Dassault set to launch Falcon 8X at EBACE 2014
Dassault will launch the Falcon 8X at EBACE 2014.
Dassault will launch the newest member of the Falcon family at the 2014 EBACE show, with the new Falcon 8X going under the previously reported internal project name of Falcon 7X M1000.
MUST-READ: Dassault may launch Falcon 7X M1000 stretch
Although Dassault started talking late last year about launching a new Falcon in 2014, the company did not disclose any details until Corporate Jet Investor reported that Dassault was developing an extended version of the Falcon 7X, under the code name M1000.
Corporate Jet Investor now understands that the new Falcon will be named the Falcon 8X and, as previously reported, will be a 1 meter stretch of the Falcon 7X, with 500 nm extra range.
Dassault will stretch the Falcon 7X by adding an additional meter to the main fuselage barrel and will re-work the the rear section of the fuselage, strengthening it to help deal with the additional fuselage weight.
Known internally at Dassault as T5, the rear section is separately manufactured part of the aircraft that has mounts for engines one and two – and the horizontal / vertical stabilisers – as well as the inlet housing for engine number three.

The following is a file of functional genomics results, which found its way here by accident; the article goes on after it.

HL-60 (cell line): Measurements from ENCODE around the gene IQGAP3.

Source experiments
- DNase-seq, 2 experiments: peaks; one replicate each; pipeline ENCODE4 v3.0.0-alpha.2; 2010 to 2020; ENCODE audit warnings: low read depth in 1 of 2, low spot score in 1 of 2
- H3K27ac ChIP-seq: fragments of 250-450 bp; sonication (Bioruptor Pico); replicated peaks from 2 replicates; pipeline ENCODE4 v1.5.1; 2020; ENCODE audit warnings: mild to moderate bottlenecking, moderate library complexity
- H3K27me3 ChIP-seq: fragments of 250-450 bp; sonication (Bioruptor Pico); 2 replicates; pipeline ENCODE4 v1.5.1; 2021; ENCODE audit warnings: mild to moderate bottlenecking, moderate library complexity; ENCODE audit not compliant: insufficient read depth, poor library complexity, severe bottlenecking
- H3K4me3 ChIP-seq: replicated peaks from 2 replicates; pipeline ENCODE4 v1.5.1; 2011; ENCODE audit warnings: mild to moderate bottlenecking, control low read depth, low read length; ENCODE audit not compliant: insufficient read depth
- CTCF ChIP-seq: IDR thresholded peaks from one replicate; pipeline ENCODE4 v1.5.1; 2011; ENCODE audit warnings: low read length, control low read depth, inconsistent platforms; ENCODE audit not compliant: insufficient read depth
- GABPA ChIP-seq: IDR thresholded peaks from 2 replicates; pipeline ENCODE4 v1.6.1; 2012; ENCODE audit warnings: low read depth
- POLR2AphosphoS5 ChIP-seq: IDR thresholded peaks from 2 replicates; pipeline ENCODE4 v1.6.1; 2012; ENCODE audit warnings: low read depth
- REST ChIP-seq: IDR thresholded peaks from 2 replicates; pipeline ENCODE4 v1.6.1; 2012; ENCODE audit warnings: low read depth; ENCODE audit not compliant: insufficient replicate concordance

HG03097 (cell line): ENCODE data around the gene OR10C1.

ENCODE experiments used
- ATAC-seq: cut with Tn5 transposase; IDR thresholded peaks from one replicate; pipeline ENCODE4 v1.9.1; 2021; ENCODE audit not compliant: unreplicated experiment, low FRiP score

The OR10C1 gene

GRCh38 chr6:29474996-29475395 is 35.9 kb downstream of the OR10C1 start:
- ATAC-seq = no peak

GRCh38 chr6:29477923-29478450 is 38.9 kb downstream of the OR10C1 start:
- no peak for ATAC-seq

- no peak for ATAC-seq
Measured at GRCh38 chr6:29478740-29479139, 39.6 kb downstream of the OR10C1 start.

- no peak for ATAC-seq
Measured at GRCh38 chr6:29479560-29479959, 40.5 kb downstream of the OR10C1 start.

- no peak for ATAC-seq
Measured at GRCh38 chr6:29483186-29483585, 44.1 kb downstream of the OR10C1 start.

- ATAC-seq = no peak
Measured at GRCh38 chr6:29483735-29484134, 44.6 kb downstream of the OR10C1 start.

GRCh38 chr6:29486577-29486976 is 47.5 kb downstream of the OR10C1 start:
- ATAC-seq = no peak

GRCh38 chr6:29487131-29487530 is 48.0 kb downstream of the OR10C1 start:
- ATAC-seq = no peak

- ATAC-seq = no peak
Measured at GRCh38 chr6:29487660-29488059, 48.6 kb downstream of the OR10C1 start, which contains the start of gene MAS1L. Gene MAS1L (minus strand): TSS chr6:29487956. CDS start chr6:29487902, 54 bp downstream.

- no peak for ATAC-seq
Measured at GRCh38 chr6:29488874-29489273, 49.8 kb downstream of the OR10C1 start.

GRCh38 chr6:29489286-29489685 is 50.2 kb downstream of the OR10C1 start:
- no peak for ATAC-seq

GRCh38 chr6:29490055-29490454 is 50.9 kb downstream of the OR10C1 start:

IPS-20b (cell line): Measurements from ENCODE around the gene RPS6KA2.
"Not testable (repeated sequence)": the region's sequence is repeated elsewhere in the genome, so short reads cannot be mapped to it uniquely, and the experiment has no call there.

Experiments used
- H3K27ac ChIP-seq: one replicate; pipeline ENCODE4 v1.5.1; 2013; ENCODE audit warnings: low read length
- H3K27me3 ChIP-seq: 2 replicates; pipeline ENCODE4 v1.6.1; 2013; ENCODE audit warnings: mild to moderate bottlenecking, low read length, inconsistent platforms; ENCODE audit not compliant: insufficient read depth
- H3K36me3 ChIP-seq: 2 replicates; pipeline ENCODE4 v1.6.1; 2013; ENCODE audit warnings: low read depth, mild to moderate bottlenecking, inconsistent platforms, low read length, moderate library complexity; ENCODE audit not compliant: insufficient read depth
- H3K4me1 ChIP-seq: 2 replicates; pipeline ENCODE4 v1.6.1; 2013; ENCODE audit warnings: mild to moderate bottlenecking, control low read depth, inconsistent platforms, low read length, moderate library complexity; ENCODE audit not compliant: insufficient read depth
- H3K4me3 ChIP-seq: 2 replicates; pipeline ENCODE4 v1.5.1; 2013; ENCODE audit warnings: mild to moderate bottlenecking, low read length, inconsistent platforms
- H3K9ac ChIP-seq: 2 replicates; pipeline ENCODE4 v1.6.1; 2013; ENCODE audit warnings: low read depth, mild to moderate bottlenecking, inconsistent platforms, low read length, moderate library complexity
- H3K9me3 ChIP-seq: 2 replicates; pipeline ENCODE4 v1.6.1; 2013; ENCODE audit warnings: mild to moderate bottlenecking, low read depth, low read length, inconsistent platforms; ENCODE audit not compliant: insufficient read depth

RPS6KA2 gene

As well as the T5 section, the wings from the Falcon 7X will also be re-worked, with additional strengthening needed to balance the additional fuselage weight. This will also allow a greater fuel load to be carried, adding 500 nm on top of the Falcon 7Xs.
Although details of the Falcon 8X have only just begun to surface, it is understood that Dassault has been talking to potential customers for some time, but had decided to keep publicitity to a minimum to avoid impacting sales of the current Falcon 7X.
The Falcon 8X name fits in with the new Dassault naming convention, with the 8X following on from last year’s launch of the Falcon 5X and the the original Falcon 7X launched in 2007.
Dassault has also been talking to potential clients regarding the Falcon 9X, which the company hopes to launch in the next few years. This will continue the theme of stretching fuselages, as the Falcon 9X is said to be a stretch of the Falcon 5X currently in development.